Turandot appears and the crowd prostrates itself. The unknown prince is overcome by Turandot’s beauty and falls in love with her. Turandot raises her hand: it is the gesture of final condemnation. The unknown prince laments of the divine beauty he has just seen, and decides to face the challenge of the three riddles. He is so taken by Turandot that he hardly hears his father’s plea for him to escape while he still can. The unknown prince calls out for Turandot just as the Prince of Persia is being executed, and dashes toward the gong to signal his request for Turandot’s riddles.

Many attempts are made to dissuade the unknown prince from inevitable failure to answer the riddles. Three men jump in his way; they are the three ministers, Ping, Pong, and Pang. Their attempt is in vain. The prince is egged on when he hears the voices of Turandot’s previous failed suitors. The old, feeble father tries to bring his son to reality, but fails. Liù adds her plea (Signore ascolta) and the prince tries to comfort her (Non piangere, Liù!). All entreaties fail to dissuade him. He runs toward the gong, yells out Turandot’s name, and, seizing the hammer, strikes the gong. The signal, announcing that a new suitor desires to take Turandot’s challenge, is heard by all.

Scene One
A pavilion inside the imperial palace; the same evening

Ping, Pong, and Pang busy themselves with work of a typical day while under the reign of Turandot (Ministers’ Trio). They prepare for the possible events that could materialize from the trial of riddles: a wedding or a funeral. They fall to musing on China, which had slept tranquilly for eons until Turandot was born. They recount how the tumbling of heads began and note that there have been twenty-seven to date, including this latest one! They also pine for their former lives of leisure: Ping for his lake in Honan, Pong for his forests near Tsiang, and Pang for his gardens in Kiù. They long for the day when they might prepare the nuptial chamber for Turandot. From this dream of a better world, they are jarred to reality by the sound of trumpets. The three ministers go out to join the others. It is time for the new suitor to face the trial of riddles.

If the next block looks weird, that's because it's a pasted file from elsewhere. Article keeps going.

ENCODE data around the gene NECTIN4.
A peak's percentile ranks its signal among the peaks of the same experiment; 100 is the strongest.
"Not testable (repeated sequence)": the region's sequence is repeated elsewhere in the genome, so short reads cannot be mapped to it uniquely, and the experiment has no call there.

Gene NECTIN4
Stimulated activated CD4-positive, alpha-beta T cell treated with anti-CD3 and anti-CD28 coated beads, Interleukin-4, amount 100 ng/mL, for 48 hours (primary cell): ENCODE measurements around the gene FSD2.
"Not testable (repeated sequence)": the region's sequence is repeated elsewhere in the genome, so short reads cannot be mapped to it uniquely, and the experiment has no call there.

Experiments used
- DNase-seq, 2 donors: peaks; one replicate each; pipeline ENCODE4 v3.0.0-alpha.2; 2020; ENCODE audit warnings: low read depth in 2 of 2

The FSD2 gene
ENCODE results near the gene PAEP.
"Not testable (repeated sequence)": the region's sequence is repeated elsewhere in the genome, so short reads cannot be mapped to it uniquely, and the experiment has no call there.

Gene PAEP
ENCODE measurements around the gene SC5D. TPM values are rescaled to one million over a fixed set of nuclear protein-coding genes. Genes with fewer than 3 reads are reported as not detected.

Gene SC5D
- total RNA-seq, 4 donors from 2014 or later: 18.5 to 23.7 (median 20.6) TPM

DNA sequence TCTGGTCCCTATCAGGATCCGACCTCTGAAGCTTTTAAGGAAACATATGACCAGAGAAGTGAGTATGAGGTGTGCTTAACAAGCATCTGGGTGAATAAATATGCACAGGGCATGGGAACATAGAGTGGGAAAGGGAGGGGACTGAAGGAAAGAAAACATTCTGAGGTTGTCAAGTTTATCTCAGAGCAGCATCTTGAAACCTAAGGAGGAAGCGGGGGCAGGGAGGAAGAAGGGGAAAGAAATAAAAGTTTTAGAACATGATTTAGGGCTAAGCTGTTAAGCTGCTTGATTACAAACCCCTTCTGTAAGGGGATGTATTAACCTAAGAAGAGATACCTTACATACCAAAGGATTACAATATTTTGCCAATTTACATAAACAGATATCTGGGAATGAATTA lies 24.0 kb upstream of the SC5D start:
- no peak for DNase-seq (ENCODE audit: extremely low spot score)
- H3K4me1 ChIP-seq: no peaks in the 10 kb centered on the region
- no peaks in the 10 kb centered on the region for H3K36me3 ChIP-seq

Scene Two
A vast hall in the imperial palace; sunrise

A crowd gathers (March of the Mandarins). The current suitor appears. Timur and Liù seem almost lost in the mass of people. The Emperor, sitting high on his throne, addresses the suitor and asks him to reconsider. The unknown prince demands to be put to the task. Three times the Emperor tries to dissuade him and three times the Prince insists. So be it, then!

The mandarin announces the start of the trial and Turandot appears. With an ice-cold glance she scans the figure of her latest suitor and addresses him (In questa Reggia). She proclaims that she will never be possessed by any man, in vengeance for the cruel murder of her ancestress. She threatens her current suitor: “Stranger, do not tempt fate; the riddles are three, death is one,” to which the suitor replies, “No! The riddles are three, life is one.”

Turandot poses the riddles. The unknown prince answers the first one easily: hope. The princess proceeds with the second and after a bit of hesitation, he replies: blood. Sensing that the foreigner is about to win, the crowd goes wild. Turandot poses the third riddle and at first, the prince seems lost. Despite encouragement from the crowd, it appears as if he is about to give up. But then, he offers a third correct answer: Turandot. The unknown prince has won but…